The group of companies behind the Blu-ray Disc format has outlined some of the future enhancements and additions it is planning for the format during a presentation in Tokyo and at briefings in the US. Taken together, these events have provided a clearer picture of the current state of the technology and its future direction.
Blu-ray Disc is being positioned as a successor to DVD for high-definition content. DVDs don't have the storage capacity to accommodate an entire movie in high-definition format but Blu-ray Disc does. That's largely because it uses blue lasers to read and write data on the disc, rather than the red lasers used by DVD. A blue laser makes a smaller spot on the disc surface which means the space required for one bit of data is smaller and so more can be fitted onto a 12-centimetre disc.
Another format, High Definition/High Density-DVD (HD-DVD), is being promoted by NEC and Toshiba for the same application and is battling with Blu-ray Disc for the market. Players based on that format will be available in 2005, the two companies said at a seminar in Tokyo in July.
The first part of the Blu-ray Disc format to be standardised was that for rewritable discs. The first version of the BD-RE format covers single-layer discs with 23GB, 25GB and 27GB capacities and dual-layer discs with 50GB capacity. Products supporting that format are on sale in Japan. Sony began selling a recorder last year and Matsushita Electric Industrial, better known as Panasonic, followed with the launch of its first recorder last week. The target market for both is recording of high-definition television.
The path for early adopters isn't an easy one. The Sony machine uses 23GB discs while the Panasonic machine uses 25GB or 50GB discs. The result is that the Sony discs can be used for recording and playback in both machines but the same is not true of the Panasonic discs, according to Panasonic. The Sony machine can read the 25GB disc, after a 90-second delay in recognising the disc, but recording onto the Panasonic discs using the Sony machine is impossible.
Future products wouldn't have such problems, a Sony representative at the Tokyo event said.
Sony was one of a small number of companies at the event that was demonstrating prototype Blu-ray Disc machines. Its device was a Blu-ray Disc player for BD-ROM format discs. BD-ROM is a new format that hasn't been commercially launched yet and has been developed for prerecorded content.
Version 1.0 of the BD-ROM physical format was approved in June this year and work is continuing on several other aspects of it, such as the codec that will be used for video compression. Current BD-RE machines use MPEG2, but the format group is considering the adoption of MPEG4 AVC FRExt or Microsoft's VC9 codec. Both of these are more efficient than MPEG2 so more video can be stored on the disc. The HD-DVD group has already made MPEG4 and VC9 a part of its format.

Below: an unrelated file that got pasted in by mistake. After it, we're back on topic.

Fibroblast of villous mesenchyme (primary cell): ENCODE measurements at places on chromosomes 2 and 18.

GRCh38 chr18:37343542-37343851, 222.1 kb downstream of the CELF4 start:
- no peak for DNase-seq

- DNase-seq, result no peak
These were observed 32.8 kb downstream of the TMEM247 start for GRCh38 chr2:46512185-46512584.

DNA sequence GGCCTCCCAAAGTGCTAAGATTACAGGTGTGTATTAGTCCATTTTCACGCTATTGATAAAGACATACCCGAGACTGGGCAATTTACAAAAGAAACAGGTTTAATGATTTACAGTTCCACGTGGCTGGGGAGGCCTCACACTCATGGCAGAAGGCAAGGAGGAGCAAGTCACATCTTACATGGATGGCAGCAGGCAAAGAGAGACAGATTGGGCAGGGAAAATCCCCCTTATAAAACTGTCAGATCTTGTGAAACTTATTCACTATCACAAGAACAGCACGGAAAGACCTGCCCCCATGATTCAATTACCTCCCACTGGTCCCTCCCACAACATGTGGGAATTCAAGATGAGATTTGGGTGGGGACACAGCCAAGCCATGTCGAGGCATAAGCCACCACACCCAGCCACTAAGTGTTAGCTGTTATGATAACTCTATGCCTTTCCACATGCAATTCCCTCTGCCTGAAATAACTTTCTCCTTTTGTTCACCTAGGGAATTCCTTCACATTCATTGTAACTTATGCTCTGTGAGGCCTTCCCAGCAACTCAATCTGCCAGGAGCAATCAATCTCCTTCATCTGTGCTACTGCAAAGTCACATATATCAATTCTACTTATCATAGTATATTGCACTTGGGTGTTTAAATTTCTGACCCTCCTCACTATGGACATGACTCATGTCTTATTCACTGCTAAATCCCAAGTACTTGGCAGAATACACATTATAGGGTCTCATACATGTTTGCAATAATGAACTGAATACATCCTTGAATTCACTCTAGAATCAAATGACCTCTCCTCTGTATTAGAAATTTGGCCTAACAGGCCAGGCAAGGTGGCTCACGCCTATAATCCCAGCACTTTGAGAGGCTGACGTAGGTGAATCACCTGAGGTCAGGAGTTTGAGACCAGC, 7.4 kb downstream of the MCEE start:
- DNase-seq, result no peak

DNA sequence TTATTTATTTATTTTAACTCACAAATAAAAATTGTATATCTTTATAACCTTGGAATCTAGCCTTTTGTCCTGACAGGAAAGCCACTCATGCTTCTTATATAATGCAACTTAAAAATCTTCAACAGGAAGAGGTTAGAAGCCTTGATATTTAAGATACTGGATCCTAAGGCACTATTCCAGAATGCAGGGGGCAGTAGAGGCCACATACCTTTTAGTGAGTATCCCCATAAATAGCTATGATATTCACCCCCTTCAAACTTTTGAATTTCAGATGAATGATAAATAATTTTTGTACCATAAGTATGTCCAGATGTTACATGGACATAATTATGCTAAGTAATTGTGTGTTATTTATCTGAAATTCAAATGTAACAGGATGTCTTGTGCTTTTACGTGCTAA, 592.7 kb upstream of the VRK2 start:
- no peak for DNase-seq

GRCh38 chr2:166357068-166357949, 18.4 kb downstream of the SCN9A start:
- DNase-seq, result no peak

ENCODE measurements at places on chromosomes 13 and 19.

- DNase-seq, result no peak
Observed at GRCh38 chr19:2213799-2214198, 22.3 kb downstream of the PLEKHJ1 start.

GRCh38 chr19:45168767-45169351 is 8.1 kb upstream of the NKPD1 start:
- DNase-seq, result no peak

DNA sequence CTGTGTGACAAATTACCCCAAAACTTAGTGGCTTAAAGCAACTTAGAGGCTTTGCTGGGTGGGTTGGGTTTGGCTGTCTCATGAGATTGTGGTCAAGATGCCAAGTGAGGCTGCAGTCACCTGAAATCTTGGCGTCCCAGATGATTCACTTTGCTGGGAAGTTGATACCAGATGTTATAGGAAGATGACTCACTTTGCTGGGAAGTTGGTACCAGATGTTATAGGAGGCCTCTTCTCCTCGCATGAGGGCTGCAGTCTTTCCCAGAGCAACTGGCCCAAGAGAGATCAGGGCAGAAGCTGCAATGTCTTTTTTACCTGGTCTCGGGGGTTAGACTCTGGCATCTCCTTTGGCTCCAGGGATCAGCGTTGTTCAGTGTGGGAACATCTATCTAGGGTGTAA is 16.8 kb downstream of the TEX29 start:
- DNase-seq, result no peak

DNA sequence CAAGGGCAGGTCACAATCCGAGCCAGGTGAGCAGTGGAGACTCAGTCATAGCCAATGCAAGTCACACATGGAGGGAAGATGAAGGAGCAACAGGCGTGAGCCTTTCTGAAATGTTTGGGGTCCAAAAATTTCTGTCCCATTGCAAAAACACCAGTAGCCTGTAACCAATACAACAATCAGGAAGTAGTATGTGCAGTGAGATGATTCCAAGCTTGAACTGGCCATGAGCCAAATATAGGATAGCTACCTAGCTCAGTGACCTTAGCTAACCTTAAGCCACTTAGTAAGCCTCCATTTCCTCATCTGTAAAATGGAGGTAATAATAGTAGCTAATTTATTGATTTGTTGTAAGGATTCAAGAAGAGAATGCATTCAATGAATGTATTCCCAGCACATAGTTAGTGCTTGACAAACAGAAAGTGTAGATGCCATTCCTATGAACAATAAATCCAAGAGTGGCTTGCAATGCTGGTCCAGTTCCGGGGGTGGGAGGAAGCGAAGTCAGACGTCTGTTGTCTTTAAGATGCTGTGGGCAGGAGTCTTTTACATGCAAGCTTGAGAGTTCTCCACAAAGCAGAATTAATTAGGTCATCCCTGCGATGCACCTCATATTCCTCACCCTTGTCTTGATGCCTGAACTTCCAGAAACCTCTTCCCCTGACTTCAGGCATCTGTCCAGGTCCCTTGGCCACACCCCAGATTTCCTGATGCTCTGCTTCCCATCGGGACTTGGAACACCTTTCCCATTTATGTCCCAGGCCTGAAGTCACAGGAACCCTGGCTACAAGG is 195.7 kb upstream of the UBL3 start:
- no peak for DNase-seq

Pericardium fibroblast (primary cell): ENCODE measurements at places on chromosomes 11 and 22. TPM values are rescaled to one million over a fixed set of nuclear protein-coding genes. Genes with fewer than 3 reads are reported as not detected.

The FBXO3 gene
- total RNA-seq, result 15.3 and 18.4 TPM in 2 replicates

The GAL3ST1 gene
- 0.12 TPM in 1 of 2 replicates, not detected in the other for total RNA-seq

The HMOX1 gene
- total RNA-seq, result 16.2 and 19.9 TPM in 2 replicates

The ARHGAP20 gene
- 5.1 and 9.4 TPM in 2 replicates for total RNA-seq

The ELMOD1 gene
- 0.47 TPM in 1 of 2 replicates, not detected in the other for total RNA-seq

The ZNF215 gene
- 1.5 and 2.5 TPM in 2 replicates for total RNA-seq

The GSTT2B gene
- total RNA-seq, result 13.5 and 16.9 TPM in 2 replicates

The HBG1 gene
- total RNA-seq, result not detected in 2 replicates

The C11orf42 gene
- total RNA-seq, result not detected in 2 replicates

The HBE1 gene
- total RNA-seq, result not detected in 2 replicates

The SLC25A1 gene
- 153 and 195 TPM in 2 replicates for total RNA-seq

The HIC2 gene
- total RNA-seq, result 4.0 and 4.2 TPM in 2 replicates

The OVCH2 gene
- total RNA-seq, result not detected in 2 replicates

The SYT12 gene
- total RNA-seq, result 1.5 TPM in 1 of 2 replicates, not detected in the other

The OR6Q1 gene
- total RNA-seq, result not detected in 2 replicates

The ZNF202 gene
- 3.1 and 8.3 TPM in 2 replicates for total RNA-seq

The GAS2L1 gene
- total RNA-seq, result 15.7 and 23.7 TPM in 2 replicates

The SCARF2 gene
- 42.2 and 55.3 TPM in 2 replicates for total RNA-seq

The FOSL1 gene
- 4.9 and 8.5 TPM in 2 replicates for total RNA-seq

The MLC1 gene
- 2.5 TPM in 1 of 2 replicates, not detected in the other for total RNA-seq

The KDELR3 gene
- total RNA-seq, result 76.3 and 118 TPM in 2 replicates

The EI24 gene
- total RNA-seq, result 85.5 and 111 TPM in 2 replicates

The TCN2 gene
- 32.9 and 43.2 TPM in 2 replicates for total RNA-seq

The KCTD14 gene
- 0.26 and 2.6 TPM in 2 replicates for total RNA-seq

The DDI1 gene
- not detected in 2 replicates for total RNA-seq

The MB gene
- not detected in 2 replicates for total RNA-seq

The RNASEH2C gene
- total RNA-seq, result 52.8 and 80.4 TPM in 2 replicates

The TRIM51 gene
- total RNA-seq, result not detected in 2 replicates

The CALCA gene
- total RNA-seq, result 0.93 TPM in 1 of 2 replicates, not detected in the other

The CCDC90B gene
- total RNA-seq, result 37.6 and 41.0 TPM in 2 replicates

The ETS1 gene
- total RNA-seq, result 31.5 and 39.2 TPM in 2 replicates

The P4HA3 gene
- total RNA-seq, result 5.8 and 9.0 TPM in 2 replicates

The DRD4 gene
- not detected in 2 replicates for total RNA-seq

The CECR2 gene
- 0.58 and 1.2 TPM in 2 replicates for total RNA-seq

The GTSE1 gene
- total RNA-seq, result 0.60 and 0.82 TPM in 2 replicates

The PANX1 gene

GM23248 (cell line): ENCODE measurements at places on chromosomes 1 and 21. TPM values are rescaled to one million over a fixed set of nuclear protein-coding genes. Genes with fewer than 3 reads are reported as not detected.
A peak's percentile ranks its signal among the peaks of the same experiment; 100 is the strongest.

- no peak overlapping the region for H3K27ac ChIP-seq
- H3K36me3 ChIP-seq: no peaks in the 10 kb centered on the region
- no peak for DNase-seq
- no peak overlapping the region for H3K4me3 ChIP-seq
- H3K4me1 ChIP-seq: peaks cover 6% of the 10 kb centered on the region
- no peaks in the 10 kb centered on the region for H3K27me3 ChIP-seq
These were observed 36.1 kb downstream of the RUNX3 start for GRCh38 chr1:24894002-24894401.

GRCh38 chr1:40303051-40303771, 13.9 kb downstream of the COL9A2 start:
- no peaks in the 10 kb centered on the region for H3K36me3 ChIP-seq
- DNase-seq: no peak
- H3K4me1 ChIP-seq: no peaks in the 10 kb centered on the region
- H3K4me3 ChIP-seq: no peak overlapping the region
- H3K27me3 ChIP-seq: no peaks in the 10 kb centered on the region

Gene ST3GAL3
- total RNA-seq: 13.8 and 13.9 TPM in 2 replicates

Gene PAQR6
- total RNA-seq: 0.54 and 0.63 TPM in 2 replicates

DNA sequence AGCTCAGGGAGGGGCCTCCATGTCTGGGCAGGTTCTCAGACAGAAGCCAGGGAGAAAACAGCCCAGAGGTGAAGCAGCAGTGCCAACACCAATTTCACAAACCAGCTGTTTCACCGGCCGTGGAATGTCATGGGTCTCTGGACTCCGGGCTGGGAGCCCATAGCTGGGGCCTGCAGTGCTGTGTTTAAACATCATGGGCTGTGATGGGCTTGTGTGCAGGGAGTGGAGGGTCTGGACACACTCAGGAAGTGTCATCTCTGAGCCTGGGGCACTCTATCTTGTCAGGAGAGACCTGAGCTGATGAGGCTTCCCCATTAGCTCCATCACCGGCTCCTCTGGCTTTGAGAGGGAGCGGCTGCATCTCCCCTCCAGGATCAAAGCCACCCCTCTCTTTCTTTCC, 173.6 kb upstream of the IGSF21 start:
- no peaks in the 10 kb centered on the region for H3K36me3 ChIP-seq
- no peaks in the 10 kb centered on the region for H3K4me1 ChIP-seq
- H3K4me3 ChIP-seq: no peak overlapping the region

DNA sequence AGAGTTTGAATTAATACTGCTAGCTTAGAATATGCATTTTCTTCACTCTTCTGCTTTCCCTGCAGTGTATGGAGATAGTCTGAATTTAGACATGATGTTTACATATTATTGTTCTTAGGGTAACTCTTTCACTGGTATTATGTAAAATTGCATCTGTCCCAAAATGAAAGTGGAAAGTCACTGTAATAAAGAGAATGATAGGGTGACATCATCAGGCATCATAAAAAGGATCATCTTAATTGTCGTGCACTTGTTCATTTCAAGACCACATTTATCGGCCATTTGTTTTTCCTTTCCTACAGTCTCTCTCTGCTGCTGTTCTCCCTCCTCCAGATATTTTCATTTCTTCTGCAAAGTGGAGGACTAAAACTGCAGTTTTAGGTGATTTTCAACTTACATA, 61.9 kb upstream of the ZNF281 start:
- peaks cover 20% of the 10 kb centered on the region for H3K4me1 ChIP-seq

A decision on the inclusion of these was due in July but had been delayed slightly, said Makoto Morise, assistant general manager at Panasonic.
He expected a decision soon that would call for the inclusion of at least one of the two codecs.
The group is also looking at higher read/write speeds than the standard 36Mbps. Its format roadmap calls for a 2X version of the write-once BD-R format to be approved in September this year and a 2X version of the BD-RE format to be approved in October. A 4X version of BD-R is also tentatively scheduled for next year and the group said it is looking at 6X discs as a future technology. However, standing in the way of faster discs is more than just format finalisation. Higher speeds demand stronger lasers and there is no word on when those may be available.
A quad-layer version of BD-R that will be able to hold around 100GB of data is also being looked at for the future.
Other prototypes on display included a Blu-ray Disc recorder from Samsung Electronics. It is based on the Advanced Television Systems Committee (ATSC) high-definition broadcasting format in use in the US and South Korea.
Samsung planned to have the machine on sale in those markets by the end of this year, a principal engineer at Samsung's audio-visual application lab, Ko Jungwan, said. The machine would also be capable of CD and DVD playback.
The presentation in Tokyo and those in the US last week were held to explain the format and promote a new association that will be open to any company in the industry. Wide support is important for any new standard and especially so for Blu-ray Disc because its competing against HD-DVD in a market where consumers have shown in the past a strong preference for a single standard.
Both the Blu-ray Disc and HD-DVD groups saw the support of content providers, especially movie studios, as vital and the events in the US last week included promotions to Hollywood studios, Morise said.
For such companies a key issue is the time and cost of producing a single disc. Blu-ray Disc and HD-DVD groups generally agree on production cost and both say they expect the discs to cost a little more than DVDs to produce.
There are bigger differences between the two standards in the time taken to produce a disc.
Disc-maker Memory-Tech said in July that it can already produce HD-DVDs in volume and at yields of over 90 per cent.
It said it takes 3.5 seconds to make a single HD-DVD compared with around 3 seconds for a DVD.
In contrast, Sony said in presentations that it is aiming for a production time of 4 seconds and indicated that it expected to achieve this in about a year from now.
Panasonic's estimate for disc production is 5 seconds, according to the same presentation.
For a single disc the difference isn't much but it can become substantial when the global disc production industry, which produces hundreds of millions of discs per year, is considered.